Murine hybridomas secreting antibodies against pneumococcal capsular polysaccharides have

'"iu WAb CS4 D l 0



WAb C I S B8

2*ol 1.5

0.5 1










rn 1



5 ( 7 ~9N110A 12F 1 5 8 18C 19F 22P 31F

Fig. 1. ELISA analyses of MAb binding to the 23 different capsular polysaccharides in the vaccine used as antigen. Values below 0.1 were regarded as negative.


csa PI C84 DlO CS9 Hb







Fig. 2. Dot blot assay showing the binding of the MAbs to heat-killed whole pneumococci representing the 23 vaccine types.

often been difficult to develop ( 5 , 6, 11). Mice immunized intravenously with formalin-killed whole pneumococcal cells were found to generate hybridomas specific for the phosphorylcholine determinant of the cell wall carbohydrates (1 1). Immunization intravenously with capsular polysaccharides gave rise to antibodies against cell wall carbohydrates which have been shown to be present in these preparations (8, l l ) , but capsular-specific antibodies could be obtained by coupling the polysaccharides to erythrocytes (6). In our study capsular-specific MAbs were readily obtained from fusions of splenocytes of mice immunized subcutaneously with the 23valent vaccine, indicating that the route of immunization might be of importance. We used by chance rather long intervals between the primary and secondary injections, and the mice consequently became relatively old. Further experiments are needed to determine the importance of these factors. Supernatants from hybrid cells obtained from the first fusion were initially screened with the

Treatment None


MAb CS9 H6 with type 4 polysaccharldes

MAb CS3 F7 with type 22F polysaccharldes

Fig. 3. Immunostaining before and after periodate treatment of capsular polysaccharides spotted onto silica thin-layer plates.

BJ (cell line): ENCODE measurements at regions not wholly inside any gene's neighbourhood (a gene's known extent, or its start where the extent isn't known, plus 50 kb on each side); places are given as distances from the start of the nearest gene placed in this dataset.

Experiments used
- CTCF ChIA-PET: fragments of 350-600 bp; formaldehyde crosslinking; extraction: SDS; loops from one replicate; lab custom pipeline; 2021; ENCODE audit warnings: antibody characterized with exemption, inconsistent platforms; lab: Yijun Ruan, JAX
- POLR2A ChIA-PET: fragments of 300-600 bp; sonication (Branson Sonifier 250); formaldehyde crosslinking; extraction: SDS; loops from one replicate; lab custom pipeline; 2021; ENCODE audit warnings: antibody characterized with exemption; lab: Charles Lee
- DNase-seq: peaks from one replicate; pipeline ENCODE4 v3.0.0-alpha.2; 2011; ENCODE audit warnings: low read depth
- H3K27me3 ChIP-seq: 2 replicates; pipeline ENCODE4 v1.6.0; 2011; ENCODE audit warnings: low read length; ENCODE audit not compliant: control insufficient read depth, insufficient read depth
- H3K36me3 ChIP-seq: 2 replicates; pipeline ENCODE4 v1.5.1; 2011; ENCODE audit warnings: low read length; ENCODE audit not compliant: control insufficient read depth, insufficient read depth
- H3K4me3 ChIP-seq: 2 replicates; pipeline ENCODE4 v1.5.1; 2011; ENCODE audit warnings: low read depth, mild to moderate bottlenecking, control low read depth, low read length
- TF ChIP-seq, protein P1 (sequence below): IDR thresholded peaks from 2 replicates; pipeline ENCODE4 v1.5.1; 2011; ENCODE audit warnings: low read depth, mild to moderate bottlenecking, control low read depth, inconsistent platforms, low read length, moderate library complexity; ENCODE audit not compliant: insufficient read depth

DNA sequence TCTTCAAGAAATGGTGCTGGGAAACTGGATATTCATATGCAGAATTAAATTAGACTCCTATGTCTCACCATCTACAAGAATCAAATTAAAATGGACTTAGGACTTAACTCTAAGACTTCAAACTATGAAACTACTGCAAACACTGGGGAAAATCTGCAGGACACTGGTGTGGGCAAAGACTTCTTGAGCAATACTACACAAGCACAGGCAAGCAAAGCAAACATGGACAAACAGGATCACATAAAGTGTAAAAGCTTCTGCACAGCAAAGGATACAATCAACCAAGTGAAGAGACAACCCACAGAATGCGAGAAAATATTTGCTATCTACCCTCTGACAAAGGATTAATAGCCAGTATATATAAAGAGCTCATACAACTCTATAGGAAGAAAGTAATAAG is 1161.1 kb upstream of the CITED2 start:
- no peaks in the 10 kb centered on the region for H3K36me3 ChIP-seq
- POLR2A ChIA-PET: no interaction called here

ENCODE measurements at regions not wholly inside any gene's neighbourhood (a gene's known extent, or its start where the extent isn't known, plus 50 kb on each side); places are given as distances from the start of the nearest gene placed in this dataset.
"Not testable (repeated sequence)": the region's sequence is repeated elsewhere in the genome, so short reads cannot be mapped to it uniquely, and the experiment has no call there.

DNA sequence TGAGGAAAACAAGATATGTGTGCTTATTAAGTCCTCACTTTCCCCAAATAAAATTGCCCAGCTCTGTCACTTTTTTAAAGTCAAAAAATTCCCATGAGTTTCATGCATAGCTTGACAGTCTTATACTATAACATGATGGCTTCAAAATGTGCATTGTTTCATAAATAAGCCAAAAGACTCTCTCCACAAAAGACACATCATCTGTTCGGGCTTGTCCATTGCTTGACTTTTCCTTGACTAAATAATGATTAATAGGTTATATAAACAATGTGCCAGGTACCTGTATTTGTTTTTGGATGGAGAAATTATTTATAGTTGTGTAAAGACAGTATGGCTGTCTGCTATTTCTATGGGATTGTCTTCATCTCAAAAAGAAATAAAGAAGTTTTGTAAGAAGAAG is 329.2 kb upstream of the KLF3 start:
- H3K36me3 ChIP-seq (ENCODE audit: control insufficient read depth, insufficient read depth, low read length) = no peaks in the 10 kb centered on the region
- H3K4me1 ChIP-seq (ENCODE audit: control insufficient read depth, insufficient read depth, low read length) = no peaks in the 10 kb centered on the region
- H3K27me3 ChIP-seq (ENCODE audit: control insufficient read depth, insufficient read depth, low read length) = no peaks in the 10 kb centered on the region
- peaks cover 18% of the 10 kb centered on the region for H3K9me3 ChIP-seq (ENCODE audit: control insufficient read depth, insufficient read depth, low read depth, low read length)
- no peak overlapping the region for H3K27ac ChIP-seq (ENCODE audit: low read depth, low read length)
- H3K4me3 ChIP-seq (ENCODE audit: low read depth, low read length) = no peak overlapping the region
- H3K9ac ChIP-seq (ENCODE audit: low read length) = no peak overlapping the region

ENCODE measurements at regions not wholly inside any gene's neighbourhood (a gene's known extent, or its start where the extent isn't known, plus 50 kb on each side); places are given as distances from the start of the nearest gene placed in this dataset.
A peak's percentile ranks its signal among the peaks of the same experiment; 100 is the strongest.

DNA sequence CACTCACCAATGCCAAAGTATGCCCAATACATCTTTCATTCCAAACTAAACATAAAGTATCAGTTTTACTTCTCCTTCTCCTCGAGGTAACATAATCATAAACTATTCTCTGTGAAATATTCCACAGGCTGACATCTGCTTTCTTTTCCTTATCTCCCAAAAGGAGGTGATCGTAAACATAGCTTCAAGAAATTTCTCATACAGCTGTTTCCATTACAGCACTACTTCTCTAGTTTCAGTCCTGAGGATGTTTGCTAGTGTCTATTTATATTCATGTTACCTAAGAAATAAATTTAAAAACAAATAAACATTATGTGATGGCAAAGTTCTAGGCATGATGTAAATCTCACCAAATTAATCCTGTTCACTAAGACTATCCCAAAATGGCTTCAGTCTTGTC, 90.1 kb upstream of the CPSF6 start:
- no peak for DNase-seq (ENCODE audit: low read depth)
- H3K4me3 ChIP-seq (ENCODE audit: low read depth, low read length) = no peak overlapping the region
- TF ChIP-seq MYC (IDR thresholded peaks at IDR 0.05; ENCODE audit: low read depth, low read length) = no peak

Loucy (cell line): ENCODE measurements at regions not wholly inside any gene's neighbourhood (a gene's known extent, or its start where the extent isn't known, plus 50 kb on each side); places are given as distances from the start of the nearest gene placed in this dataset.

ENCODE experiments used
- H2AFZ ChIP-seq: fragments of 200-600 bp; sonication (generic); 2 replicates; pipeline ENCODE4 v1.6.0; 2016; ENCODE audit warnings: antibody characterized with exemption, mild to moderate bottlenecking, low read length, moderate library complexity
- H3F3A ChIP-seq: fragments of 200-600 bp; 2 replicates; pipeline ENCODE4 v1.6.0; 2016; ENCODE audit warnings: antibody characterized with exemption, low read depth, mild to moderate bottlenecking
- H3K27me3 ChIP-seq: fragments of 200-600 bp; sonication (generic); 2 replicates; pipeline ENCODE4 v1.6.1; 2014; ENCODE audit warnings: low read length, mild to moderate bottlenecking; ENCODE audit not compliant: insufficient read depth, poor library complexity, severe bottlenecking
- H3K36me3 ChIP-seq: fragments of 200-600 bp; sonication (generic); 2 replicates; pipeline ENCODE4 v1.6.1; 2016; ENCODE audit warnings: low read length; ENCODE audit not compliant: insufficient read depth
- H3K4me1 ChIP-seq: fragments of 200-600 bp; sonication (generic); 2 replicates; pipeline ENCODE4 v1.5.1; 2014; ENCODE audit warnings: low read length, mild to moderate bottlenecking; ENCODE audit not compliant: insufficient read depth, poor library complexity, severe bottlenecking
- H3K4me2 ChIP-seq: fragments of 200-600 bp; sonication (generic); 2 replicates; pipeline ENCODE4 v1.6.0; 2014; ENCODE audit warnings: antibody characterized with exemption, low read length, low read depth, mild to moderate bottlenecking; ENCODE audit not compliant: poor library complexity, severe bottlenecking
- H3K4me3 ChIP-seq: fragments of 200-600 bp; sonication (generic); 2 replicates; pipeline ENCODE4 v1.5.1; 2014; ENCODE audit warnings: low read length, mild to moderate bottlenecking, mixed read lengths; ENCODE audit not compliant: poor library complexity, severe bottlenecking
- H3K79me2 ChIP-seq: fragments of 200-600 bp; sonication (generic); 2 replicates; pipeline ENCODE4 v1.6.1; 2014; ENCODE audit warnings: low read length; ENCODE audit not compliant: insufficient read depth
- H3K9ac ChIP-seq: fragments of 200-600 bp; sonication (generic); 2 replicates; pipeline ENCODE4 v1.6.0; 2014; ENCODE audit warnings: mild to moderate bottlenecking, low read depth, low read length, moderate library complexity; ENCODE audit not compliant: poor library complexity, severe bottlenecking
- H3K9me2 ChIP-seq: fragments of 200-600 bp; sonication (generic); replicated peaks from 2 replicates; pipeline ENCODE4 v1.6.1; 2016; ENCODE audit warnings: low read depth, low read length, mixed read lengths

23-valent capsular polysaccharide vaccine as coating antigen. After retesting against plates with the individual vaccine components pooled into groups, three hybridomas were selected and cloned. These were tested for specificity in ELISA using the 23 different components in the vaccine as antigens (Fig. 1) and by dot blotting with heat-inactivated pneumococci spotted onto nitrocellulose papers (Fig. 2). When an antibody showed a positive reaction against a certain type of pneumococci, tests were performed against nine additional isolates of this type. The three MAbs (CS3 F7, CS4 D10 and CS9 H6, all isotype IgM) were found to be specific for pneumococcal types 22F, 8 and 4,respectively. In the second fusion the ELISA screening was performed only against the type 19F polysaccharide. The selected primary hybridoma giving rise to clone CS19 HI 1 (isotype IgA) was found to react both with 19A and 19F (Figs. 1 and 2). To determine if the four MAbs reacted with bacteria other than the pneumococci, two strains of Haemophilus influenzae and three strains of Streptococcus sanguis were tested by dot blotting and none stained with the antibodies. The specificity of the four selected MAbs was further supported by their non-reactivity in ELISA against purified pneumococcal cell wall polysaccharides as coating antigen and by their lack of staining in dot blotting with the pneumococcal mutant CSR-SCS 2. This strain is reported to carry a small capsule consisting of pneumococcal cell wall polysaccharides (9). Strong reactions were found when the control MAb HAS was used. This antibody is specific for the phosphorylcholine constituent of the pneumococcal cell wall polysaccharides. 93